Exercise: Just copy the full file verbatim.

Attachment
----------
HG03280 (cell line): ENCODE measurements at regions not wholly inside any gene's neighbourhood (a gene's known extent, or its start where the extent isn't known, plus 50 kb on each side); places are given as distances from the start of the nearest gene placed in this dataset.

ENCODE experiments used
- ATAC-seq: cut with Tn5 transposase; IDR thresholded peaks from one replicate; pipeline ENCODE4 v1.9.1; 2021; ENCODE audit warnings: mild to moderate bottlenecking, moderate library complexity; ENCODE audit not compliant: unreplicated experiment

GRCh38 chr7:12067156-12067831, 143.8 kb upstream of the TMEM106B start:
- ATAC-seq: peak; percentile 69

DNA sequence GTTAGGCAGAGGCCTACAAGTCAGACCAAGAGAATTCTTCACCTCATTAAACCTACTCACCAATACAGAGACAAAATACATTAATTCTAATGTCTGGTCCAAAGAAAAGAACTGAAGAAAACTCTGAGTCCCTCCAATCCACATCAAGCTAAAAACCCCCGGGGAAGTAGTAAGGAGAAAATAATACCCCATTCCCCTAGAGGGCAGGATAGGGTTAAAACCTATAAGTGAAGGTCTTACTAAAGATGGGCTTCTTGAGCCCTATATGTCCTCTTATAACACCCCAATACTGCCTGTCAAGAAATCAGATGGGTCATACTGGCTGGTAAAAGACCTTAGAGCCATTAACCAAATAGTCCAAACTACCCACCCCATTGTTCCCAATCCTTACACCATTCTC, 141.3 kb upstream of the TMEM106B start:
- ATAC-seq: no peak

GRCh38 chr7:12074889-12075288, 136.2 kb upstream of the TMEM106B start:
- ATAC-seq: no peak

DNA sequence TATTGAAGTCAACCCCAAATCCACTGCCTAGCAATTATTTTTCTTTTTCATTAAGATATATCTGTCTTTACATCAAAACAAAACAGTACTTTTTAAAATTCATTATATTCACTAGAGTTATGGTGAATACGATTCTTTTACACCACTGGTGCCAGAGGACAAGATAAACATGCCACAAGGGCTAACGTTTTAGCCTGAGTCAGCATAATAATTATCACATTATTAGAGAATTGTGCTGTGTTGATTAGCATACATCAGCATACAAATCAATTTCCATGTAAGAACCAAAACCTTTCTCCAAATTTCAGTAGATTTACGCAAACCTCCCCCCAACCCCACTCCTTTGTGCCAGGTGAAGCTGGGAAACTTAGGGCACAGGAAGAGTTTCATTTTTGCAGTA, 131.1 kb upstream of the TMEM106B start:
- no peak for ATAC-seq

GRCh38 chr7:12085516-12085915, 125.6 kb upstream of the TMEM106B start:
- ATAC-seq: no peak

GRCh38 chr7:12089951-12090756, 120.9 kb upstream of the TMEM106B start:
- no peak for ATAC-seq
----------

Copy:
HG03280 (cell line): ENCODE measurements at regions not wholly inside any gene's neighbourhood (a gene's known extent, or its start where the extent isn't known, plus 50 kb on each side); places are given as distances from the start of the nearest gene placed in this dataset.

ENCODE experiments used
- ATAC-seq: cut with Tn5 transposase; IDR thresholded peaks from one replicate; pipeline ENCODE4 v1.9.1; 2021; ENCODE audit warnings: mild to moderate bottlenecking, moderate library complexity; ENCODE audit not compliant: unreplicated experiment

GRCh38 chr7:12067156-12067831, 143.8 kb upstream of the TMEM106B start:
- ATAC-seq: peak; percentile 69

DNA sequence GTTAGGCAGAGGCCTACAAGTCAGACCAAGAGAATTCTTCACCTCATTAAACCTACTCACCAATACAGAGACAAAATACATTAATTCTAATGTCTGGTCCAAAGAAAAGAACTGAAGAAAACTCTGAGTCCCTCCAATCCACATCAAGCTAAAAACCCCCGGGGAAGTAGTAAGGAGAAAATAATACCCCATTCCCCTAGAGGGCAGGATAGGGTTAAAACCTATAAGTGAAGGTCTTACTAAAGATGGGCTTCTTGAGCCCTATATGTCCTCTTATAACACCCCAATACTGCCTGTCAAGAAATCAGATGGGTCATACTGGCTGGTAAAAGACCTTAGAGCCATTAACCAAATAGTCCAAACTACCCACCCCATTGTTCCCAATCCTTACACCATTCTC, 141.3 kb upstream of the TMEM106B start:
- ATAC-seq: no peak

GRCh38 chr7:12074889-12075288, 136.2 kb upstream of the TMEM106B start:
- ATAC-seq: no peak

DNA sequence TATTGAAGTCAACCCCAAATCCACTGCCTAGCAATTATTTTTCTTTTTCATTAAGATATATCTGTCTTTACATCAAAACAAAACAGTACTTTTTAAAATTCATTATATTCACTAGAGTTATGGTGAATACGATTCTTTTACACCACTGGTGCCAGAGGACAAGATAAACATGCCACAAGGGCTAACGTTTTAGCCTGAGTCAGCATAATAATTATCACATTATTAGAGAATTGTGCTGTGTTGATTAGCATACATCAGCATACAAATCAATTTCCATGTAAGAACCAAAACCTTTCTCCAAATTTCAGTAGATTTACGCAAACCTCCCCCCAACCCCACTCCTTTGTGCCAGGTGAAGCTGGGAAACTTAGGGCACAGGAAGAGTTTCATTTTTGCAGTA, 131.1 kb upstream of the TMEM106B start:
- no peak for ATAC-seq

GRCh38 chr7:12085516-12085915, 125.6 kb upstream of the TMEM106B start:
- ATAC-seq: no peak

GRCh38 chr7:12089951-12090756, 120.9 kb upstream of the TMEM106B start:
- no peak for ATAC-seq